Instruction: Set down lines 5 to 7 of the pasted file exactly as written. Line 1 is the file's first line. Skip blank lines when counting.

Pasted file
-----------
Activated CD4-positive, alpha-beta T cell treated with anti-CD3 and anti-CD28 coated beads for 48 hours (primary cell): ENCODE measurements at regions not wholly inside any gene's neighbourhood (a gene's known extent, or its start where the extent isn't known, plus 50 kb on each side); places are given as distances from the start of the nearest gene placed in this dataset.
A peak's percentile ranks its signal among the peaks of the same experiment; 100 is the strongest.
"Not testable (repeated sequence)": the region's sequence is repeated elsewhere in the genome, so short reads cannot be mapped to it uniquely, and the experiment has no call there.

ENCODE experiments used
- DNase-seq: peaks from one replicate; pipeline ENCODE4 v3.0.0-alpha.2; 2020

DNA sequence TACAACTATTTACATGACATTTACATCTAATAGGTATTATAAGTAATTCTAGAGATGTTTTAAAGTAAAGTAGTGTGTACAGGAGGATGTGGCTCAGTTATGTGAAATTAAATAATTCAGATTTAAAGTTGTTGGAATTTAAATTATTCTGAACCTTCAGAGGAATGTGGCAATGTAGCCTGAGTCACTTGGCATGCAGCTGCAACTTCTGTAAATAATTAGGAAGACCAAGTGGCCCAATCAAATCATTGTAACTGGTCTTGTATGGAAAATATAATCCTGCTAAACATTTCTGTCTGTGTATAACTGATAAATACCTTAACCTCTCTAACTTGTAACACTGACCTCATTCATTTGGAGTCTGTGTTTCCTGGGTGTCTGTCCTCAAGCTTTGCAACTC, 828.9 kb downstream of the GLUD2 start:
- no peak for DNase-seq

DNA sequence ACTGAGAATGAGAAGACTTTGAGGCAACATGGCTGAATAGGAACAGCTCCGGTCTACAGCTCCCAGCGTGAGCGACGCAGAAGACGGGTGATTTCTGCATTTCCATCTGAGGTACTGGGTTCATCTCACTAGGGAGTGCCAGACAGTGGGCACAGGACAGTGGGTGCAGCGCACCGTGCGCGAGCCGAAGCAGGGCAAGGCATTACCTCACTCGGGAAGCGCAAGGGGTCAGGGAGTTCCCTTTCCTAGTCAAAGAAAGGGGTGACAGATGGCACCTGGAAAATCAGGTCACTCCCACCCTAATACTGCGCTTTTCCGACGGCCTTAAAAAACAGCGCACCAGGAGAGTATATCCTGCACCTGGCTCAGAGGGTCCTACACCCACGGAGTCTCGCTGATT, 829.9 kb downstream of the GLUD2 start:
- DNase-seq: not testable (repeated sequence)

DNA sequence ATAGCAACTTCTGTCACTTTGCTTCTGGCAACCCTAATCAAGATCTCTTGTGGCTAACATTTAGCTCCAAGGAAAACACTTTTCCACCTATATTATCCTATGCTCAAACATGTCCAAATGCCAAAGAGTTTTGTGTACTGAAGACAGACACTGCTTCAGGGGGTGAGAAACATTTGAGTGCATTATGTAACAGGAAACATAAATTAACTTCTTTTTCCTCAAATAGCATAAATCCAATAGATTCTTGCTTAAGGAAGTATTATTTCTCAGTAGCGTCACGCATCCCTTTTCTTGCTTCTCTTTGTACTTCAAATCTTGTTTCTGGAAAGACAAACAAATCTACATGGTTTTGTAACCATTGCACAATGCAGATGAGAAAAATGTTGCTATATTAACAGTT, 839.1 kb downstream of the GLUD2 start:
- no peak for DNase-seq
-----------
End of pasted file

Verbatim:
- DNase-seq: peaks from one replicate; pipeline ENCODE4 v3.0.0-alpha.2; 2020

DNA sequence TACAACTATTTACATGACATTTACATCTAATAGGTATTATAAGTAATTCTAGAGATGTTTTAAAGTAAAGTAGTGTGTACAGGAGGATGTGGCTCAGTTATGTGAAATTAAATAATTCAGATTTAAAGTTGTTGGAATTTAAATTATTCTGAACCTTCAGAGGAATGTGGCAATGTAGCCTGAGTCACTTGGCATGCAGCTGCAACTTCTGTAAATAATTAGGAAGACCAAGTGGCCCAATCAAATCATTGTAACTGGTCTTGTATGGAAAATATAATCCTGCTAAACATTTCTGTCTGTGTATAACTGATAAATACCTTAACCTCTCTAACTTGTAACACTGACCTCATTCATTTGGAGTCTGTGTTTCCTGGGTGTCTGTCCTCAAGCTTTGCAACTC, 828.9 kb downstream of the GLUD2 start:
- no peak for DNase-seq